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Vuelta a España Cycling News for September 3, 2006

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Edited by Anthony Tan

Vino states no contact with Saiz

By Shane Stokes in Lugo

Alexandre Vinokourov (Astana)
Photo ©: AFP
(Click for larger image)

Despite earlier rumours that Manolo Saiz was still playing a role with the Astana team, Vuelta stage 8 victor Alexandre Vinokourov insisted at the post-stage press conference that he had made a clean break from the former team manager. The Kazakstani said that there had been no contact between the two since the squad was prevented from starting the Tour de France.

"We have not spoken at all lately," he said. "I have respect for Manolo but considering what has happened, I can't remain with the team [under that structure]," he said. "We will start afresh on our own, with Marc Biver as manager and Walter Godefroot [as directeur sportif], and will create a new team.

"We don't have a ProTour licence yet but with or without that, I don't think that will matter. With myself and [Andreas] Kloden there I think we will get an invitation for the Tour in 2007 and that is why I am not worried. Besides, all of the Grand Tours will split from the ProTour so we will get our invitation in those races, with or without a ProTour licence.

Vinokourov's win came exactly two weeks before his 33rd birthday and both the time bonus gained plus the boost to his morale meant that he believes it is possible for him to be a big factor in this Vuelta.

"It is true that I lost time then [on the first mountain stage], but yesterday I was there. My motivation hasn't been knocked. The Vuelta lasts another two weeks and I don't think two minutes is such a big gap. Of course, I think it is a pity to be a bit behind, but tomorrow will be a hard stage. I recovered well from yesterday and I am very motivated."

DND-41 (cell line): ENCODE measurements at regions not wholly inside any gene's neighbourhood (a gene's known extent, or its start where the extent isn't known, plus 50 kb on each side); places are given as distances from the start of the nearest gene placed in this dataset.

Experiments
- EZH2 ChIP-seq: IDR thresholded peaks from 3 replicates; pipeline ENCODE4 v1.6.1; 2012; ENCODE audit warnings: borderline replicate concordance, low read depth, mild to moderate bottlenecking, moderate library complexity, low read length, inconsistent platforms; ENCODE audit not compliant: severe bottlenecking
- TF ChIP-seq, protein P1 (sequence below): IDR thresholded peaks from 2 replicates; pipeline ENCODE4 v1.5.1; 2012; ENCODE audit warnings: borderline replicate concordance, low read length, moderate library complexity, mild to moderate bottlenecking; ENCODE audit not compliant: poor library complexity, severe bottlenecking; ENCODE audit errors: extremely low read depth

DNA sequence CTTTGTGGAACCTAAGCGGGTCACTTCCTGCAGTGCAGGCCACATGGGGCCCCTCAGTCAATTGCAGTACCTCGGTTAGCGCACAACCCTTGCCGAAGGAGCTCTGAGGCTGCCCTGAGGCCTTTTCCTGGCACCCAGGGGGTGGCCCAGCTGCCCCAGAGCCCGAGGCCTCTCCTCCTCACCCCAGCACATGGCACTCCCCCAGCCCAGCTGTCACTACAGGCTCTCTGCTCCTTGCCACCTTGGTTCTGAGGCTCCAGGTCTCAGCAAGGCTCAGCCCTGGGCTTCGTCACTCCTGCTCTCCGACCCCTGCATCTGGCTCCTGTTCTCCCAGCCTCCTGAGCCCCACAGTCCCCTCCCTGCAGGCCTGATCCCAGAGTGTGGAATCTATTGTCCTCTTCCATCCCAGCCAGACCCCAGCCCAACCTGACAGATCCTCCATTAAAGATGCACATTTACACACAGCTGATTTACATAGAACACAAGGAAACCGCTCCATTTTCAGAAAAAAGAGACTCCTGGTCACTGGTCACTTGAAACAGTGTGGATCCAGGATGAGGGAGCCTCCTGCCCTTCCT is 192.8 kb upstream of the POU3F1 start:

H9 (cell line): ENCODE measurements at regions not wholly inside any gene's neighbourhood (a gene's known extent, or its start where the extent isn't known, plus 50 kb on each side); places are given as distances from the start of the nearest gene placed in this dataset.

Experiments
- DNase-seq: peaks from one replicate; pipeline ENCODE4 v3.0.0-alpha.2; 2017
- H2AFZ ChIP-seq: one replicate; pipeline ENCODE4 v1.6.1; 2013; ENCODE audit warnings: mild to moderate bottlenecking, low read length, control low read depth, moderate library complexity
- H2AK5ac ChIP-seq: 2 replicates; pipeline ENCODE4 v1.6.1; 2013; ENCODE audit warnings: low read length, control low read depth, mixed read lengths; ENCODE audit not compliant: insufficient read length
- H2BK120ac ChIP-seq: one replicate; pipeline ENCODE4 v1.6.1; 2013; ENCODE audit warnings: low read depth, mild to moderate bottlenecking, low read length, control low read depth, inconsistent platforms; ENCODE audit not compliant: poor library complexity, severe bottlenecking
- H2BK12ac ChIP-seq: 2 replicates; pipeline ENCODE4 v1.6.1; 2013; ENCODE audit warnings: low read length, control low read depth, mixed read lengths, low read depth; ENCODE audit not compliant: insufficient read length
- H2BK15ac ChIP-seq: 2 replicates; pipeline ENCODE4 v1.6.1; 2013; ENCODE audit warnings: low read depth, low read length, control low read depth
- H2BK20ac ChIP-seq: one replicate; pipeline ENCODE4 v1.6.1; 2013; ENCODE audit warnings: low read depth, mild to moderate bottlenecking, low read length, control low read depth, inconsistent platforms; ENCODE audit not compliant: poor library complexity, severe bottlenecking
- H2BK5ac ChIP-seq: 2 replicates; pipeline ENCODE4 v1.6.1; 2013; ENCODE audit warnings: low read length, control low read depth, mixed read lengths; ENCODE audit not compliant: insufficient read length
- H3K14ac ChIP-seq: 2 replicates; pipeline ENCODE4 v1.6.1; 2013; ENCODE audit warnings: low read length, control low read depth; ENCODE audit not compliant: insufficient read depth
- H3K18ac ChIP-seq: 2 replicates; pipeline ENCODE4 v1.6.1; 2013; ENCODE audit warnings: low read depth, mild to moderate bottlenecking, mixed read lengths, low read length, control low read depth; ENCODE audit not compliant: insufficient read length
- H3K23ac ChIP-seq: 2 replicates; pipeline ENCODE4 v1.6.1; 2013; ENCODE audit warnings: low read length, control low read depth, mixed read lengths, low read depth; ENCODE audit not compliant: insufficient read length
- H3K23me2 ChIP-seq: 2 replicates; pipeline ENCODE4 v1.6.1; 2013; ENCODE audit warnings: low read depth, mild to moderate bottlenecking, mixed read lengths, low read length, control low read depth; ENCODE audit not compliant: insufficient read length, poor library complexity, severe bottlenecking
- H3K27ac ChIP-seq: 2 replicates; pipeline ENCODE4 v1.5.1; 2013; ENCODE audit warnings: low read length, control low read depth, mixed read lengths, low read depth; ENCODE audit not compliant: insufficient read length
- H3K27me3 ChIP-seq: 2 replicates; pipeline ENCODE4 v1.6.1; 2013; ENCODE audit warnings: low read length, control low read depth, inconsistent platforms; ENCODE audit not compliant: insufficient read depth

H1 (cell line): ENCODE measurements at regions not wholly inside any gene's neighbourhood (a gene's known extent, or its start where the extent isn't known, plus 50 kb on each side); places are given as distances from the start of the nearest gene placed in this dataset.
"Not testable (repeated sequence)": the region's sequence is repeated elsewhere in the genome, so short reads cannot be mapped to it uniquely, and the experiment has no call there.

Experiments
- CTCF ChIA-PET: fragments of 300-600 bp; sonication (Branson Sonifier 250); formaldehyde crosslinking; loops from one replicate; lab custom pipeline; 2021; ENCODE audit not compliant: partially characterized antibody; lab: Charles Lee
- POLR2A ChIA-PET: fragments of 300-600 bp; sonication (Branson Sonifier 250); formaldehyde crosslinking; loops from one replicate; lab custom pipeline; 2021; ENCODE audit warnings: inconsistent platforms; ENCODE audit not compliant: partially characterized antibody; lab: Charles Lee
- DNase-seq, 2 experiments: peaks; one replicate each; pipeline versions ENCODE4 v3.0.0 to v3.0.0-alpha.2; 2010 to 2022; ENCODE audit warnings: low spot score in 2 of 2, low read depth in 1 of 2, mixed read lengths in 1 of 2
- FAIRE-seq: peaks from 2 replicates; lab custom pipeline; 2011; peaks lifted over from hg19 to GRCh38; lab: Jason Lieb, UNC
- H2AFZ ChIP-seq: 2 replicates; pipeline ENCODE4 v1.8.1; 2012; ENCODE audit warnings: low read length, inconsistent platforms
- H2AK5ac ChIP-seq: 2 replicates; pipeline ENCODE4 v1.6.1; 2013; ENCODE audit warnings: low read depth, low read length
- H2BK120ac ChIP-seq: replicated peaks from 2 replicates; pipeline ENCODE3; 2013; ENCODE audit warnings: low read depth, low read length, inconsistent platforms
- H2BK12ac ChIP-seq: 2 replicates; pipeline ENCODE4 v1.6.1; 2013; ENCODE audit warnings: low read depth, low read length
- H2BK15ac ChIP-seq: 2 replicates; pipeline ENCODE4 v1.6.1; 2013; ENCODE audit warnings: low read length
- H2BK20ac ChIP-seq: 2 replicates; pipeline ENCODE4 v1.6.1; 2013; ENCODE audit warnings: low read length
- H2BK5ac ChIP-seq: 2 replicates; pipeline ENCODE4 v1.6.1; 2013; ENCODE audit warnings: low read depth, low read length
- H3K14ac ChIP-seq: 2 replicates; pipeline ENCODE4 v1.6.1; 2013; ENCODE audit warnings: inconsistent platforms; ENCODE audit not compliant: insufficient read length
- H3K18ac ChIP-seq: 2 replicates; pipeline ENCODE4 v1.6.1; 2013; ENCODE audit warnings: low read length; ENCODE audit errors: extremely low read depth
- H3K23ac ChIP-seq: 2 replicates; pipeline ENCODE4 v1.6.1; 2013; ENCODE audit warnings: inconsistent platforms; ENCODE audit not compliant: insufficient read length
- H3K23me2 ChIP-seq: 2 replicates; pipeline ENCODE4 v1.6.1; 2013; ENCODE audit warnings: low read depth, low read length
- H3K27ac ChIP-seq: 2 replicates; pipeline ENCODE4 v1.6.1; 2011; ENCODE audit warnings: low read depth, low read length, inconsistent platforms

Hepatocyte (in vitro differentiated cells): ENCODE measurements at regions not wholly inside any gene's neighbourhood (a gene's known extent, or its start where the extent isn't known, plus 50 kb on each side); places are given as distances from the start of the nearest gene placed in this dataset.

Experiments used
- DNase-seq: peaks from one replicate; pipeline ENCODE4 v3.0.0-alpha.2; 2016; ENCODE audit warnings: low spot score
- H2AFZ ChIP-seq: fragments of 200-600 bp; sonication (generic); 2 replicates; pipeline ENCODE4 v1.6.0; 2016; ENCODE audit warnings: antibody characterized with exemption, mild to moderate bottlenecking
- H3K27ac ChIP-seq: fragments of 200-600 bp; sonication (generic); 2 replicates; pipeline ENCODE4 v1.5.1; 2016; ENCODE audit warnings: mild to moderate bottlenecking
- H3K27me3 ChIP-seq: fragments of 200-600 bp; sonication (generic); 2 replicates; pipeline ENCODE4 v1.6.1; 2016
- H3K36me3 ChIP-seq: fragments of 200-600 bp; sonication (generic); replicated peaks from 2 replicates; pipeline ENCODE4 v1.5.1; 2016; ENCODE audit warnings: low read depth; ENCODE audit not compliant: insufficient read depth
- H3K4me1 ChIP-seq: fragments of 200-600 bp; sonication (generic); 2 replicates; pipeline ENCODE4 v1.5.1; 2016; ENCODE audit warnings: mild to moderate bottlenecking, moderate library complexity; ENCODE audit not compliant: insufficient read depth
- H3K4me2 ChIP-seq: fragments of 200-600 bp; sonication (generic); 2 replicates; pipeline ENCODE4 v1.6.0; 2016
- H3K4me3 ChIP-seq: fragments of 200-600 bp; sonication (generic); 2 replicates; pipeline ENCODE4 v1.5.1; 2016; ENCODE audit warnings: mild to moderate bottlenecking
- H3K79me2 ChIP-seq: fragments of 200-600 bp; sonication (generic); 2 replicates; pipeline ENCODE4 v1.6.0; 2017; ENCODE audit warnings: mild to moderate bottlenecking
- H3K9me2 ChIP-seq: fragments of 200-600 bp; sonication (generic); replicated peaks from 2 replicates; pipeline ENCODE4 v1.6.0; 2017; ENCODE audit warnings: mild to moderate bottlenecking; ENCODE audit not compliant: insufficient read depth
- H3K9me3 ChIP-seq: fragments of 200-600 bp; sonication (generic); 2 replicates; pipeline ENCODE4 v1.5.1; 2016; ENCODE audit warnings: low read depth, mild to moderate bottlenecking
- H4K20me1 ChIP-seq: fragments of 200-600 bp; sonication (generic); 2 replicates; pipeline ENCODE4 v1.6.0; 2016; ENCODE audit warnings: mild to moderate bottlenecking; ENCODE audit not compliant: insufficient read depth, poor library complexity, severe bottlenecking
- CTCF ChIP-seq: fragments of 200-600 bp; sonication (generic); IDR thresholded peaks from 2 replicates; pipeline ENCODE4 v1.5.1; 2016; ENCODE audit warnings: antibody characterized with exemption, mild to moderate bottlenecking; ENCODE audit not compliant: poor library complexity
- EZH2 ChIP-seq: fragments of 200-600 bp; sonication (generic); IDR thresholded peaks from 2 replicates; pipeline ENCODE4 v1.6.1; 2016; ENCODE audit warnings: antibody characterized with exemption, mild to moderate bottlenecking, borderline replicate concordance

Doubtless, he will be further psyched by the presence of the Kazakh prime minister Danial Akhmetov, a man who played a major part in the recent formation of the Astana squad. He arrived after stage 8 and the team will be keen to show what they can do.

Sunday toughest stage in the race, says CSC

While Saturday's Vuelta stage did not present any serious challenges for the favourites, today's mountainous Stage 9 to Alto de La Cobertoria will be a different story.

"Tomorrow is crucial, and I think it will be the toughest stage in this race," said CSC's directeur sportif at the race, Kim Andersen, in a team statement.

"The pace was ferocious at the beginning [of Stage 8], but it calmed down a bit later and a break got away. We didn't have any big plans, so we just stayed with the peloton."

"It will be exciting to see how far Carlos can take it [today], but the way he's doing at the moment, we should have a good chance," he said.

Sastre: Don't rule out Vinokourov

By Shane Stokes in Lugo

It's not just Vinokourov who think he can be a threat on GC - CSC rival Carlos Sastre also feels it is possible for Vino to be a factor in the final overall shakedown. "I said he is rider to take into account and he will be more dangerous as the Vuelta goes by," he told Spain's Onda Cero radio at the stage eight finish line. "I think he will be fighting in the top positions during the third week."

Today's stage started just before ten o'clock in an effort to maximise the available television coverage and viewership. That mean the riders had to be up early in order to eat and travel to the start. Sastre was asked for his views on this.